WASHINGTON (Reuters) - Republican presidential hopeful Jeb Bush on Friday stepped up his criticism of Hillary Clinton, calling it "baffling" that she stored official U.S. State Department emails on a personal server rather than safer government systems.
"It's a dangerous world, and security would mean that you couldn't have a private server," the former Florida governor said in an interview with Radio Iowa on Friday morning. "It's a little baffling, to be honest with you."
Bush and other Republicans have pounded Clinton, the early front-runner for the 2016 Democratic presidential nomination, for using a personal email account for work during her four years as secretary of state from 2009 to 2013.
They claim she was trying to avoid transparency and could have posed a security threat.
Clinton has turned over to the State Department 55,000 pages of her email records that were stored on a private server, and asked the agency to release them. But officials said the review could take months, ensuring the controversy extends beyond the expected launch of her campaign.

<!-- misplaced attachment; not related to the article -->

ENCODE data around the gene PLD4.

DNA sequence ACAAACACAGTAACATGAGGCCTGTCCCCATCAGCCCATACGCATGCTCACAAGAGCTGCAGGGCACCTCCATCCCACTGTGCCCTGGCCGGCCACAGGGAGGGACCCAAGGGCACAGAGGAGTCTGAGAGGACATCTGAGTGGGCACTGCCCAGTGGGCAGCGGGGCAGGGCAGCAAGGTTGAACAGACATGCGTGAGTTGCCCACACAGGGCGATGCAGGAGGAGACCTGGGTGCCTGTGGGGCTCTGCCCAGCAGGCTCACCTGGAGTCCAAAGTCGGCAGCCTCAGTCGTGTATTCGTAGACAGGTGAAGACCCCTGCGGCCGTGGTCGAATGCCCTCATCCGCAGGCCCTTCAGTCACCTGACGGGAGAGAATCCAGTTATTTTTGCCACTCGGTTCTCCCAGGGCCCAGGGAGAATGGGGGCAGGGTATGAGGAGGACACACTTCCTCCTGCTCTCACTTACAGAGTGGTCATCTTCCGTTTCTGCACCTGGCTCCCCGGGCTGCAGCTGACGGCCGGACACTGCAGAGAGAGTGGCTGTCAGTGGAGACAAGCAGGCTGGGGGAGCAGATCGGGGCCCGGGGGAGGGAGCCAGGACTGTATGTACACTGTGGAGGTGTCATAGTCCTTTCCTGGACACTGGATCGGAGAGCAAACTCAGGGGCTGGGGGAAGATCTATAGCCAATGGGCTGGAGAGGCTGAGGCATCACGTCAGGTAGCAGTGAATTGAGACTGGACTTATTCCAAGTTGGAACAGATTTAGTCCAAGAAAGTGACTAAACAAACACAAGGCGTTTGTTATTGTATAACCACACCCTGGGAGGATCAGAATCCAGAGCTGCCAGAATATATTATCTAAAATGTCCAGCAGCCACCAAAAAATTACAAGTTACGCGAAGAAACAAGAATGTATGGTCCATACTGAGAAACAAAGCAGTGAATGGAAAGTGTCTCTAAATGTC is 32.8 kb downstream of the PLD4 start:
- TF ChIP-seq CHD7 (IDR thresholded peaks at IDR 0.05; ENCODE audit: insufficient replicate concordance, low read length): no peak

Bush also used a personal email account during his time as governor but has released hundreds of thousands of the emails from that account. Bush told Radio Iowa he would not use a private email account if elected president.
White House spokesman Josh Earnest has said official policy requires that any work-related emails sent on personal accounts be documented on government systems.
Valerie Jarrett, a top adviser to President Barack Obama, said he had a very firm policy requiring that administration officials keep work email on government systems.
"He believes in transparency," Jarrett said in an interview on Bloomberg TV.
She would not speculate about whether Clinton broke those rules.
Clinton's team says previous secretaries of state also used private email addresses, and she quickly complied with requests to turn over the documents.
Congressional Democrats said Clinton has also cooperated with a U.S. House of Representatives panel probing the 2012 attack on a diplomatic facility in Benghazi, Libya. The panel's chairman, Republican Trey Gowdy of South Carolina, sent subpoenas demanding Clinton's emails relating to the incident.
The committee's senior Democrat, Representative Elijah Cummings, asked Gowdy to withdraw the subpoenas and publish hundreds of pages of Clinton emails already in the panel's possession.
A Gowdy spokesman said the panel would move forward with the subpoenas and would not release any emails until it had all relevant communications.
(Reporting by Emily Stephenson; Editing by Jonathan Oatis)